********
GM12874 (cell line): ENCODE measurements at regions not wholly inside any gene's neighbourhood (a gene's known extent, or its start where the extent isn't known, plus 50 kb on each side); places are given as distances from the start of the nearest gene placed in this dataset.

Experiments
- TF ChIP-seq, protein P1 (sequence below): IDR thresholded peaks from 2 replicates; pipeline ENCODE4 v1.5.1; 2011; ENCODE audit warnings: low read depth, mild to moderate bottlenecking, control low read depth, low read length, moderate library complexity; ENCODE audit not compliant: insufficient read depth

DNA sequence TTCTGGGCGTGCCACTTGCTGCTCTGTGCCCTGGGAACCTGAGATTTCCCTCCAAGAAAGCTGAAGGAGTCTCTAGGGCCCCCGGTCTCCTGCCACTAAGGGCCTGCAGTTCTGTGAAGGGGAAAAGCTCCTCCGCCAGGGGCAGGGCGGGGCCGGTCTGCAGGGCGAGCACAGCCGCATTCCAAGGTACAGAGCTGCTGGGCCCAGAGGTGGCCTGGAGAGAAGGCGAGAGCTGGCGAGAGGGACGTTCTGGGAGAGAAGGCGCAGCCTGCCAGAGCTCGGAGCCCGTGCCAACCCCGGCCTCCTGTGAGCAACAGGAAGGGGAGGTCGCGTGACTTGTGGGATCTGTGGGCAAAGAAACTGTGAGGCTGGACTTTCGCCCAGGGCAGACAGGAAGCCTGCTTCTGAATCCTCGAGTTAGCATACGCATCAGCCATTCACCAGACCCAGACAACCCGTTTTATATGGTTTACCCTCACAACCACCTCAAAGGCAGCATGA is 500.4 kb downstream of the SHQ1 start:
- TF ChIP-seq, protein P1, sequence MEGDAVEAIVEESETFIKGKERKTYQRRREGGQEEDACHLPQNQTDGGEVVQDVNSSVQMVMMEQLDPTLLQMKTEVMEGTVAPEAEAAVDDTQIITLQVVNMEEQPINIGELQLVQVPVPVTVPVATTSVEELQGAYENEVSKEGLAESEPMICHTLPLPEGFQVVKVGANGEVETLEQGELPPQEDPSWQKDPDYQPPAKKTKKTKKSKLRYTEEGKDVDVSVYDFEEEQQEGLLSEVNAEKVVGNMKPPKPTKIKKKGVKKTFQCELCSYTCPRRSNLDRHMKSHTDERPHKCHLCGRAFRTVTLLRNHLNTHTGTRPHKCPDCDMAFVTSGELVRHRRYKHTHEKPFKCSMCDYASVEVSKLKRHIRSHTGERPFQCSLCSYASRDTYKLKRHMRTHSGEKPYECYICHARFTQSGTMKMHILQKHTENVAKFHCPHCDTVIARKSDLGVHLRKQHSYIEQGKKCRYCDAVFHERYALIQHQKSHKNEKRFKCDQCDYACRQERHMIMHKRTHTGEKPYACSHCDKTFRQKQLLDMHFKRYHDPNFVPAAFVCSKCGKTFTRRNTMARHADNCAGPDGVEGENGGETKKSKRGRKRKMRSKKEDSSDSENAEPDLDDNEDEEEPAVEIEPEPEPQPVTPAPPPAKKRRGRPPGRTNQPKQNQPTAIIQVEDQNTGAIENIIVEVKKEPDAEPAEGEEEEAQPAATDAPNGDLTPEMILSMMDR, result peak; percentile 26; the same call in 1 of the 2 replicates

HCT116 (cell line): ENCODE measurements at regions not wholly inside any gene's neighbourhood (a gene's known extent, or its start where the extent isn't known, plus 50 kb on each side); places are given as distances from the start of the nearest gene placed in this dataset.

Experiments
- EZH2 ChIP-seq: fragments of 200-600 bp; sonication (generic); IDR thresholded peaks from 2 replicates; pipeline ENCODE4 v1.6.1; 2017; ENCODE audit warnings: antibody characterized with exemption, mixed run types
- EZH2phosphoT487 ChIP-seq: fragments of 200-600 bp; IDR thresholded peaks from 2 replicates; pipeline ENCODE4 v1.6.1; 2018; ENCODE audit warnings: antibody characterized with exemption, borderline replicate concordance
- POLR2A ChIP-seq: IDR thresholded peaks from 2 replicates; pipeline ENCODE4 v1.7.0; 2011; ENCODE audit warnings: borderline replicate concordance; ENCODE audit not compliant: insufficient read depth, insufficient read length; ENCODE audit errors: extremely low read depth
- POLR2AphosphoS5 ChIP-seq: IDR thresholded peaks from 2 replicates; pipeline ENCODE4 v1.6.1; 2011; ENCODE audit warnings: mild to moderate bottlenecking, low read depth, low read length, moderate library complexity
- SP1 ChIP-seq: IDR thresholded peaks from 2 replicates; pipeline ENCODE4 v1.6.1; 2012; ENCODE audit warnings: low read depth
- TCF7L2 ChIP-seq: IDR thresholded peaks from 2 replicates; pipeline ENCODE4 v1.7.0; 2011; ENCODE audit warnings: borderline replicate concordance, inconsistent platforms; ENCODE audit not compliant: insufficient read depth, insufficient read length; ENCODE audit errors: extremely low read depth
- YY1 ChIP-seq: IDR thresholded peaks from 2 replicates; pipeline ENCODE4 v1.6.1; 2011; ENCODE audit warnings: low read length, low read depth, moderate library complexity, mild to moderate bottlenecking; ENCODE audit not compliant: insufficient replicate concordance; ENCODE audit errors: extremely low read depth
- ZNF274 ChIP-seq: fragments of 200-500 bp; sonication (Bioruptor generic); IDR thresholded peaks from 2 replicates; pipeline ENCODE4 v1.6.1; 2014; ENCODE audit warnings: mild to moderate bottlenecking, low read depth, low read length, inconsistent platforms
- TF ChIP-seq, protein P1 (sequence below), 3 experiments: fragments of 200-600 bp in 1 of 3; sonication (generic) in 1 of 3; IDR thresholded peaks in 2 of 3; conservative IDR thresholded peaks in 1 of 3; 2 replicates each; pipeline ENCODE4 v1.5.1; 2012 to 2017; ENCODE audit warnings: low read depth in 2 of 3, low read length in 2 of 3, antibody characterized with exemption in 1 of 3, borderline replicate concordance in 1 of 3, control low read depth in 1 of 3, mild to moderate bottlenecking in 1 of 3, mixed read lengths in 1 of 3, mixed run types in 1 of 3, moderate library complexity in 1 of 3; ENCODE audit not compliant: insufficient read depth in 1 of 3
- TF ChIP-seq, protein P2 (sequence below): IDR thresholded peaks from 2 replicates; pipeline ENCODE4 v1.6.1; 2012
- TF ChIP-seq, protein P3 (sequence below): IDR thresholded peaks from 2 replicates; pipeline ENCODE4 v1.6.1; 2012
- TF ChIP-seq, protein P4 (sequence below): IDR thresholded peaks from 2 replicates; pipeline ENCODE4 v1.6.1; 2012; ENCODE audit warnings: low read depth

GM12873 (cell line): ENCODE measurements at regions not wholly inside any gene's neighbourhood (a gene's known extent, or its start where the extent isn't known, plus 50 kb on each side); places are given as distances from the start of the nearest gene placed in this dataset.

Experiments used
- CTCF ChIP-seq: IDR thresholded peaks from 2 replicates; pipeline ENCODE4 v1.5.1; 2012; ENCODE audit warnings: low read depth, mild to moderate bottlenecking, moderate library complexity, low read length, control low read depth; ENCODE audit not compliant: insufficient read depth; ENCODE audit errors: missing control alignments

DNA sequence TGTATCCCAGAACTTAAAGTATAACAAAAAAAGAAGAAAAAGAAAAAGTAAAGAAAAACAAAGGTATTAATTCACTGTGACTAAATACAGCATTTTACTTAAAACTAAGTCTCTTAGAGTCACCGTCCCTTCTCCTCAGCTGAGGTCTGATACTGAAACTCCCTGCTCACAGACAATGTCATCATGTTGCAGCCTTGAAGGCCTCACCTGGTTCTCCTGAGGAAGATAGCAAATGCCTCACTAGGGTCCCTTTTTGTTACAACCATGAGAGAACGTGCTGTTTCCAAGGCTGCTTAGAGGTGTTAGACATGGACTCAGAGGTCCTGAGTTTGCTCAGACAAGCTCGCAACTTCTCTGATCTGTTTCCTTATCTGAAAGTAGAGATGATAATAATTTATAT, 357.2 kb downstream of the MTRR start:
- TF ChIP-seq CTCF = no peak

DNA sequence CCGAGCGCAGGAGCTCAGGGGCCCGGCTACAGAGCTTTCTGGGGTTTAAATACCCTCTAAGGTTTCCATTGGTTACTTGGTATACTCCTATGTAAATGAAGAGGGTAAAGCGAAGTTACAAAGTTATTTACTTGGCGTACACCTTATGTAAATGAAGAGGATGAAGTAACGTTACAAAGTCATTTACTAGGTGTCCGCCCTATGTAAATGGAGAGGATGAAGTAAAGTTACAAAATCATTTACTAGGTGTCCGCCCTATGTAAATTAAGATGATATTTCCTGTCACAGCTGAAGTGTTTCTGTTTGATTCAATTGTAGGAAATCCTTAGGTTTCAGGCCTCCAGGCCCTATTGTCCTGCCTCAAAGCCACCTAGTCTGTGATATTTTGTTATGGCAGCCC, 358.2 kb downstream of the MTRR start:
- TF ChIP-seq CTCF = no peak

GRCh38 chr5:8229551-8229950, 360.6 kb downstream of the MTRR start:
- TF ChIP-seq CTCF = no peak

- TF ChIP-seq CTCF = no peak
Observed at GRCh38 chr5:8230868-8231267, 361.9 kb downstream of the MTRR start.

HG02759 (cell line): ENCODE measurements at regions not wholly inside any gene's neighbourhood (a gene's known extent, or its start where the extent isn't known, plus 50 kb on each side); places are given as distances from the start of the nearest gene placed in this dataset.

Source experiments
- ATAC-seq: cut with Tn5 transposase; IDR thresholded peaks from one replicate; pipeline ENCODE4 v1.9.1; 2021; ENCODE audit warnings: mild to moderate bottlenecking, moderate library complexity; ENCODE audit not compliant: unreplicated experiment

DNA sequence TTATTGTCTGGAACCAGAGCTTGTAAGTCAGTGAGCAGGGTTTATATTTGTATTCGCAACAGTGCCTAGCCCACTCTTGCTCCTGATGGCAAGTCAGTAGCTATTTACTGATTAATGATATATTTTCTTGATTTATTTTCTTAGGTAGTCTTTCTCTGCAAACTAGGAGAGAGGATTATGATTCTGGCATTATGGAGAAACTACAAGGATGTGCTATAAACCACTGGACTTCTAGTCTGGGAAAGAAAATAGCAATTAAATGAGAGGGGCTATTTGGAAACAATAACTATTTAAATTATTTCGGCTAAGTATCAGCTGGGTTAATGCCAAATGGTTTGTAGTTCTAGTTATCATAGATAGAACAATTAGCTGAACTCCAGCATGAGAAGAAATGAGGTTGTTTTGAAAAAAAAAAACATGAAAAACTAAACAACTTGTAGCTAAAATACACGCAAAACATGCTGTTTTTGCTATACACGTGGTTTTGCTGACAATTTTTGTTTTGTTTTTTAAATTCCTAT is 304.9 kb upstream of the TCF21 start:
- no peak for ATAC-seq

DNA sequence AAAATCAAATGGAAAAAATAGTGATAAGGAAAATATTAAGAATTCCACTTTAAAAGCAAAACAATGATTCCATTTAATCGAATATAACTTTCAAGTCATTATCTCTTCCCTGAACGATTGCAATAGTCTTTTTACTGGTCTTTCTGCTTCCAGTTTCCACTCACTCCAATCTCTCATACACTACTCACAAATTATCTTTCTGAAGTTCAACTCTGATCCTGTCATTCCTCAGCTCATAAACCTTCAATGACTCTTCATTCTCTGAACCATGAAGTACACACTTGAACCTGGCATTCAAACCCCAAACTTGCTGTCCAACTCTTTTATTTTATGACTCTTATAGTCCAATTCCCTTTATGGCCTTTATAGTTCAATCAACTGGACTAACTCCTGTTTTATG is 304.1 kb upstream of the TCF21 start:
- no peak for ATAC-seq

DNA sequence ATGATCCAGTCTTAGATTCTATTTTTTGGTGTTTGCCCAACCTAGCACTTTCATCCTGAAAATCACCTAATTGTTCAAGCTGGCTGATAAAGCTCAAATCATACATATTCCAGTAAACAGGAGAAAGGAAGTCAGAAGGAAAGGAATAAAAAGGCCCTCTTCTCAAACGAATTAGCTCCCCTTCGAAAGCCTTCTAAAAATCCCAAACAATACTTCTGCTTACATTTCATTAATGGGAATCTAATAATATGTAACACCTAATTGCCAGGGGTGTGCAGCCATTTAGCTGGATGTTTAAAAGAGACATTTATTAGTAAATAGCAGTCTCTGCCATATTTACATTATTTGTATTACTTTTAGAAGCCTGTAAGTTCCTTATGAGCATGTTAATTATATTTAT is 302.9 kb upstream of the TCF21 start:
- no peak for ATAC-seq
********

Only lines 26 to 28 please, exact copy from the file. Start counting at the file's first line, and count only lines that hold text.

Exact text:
- TF ChIP-seq CTCF = no peak

GRCh38 chr5:8229551-8229950, 360.6 kb downstream of the MTRR start:
- TF ChIP-seq CTCF = no peak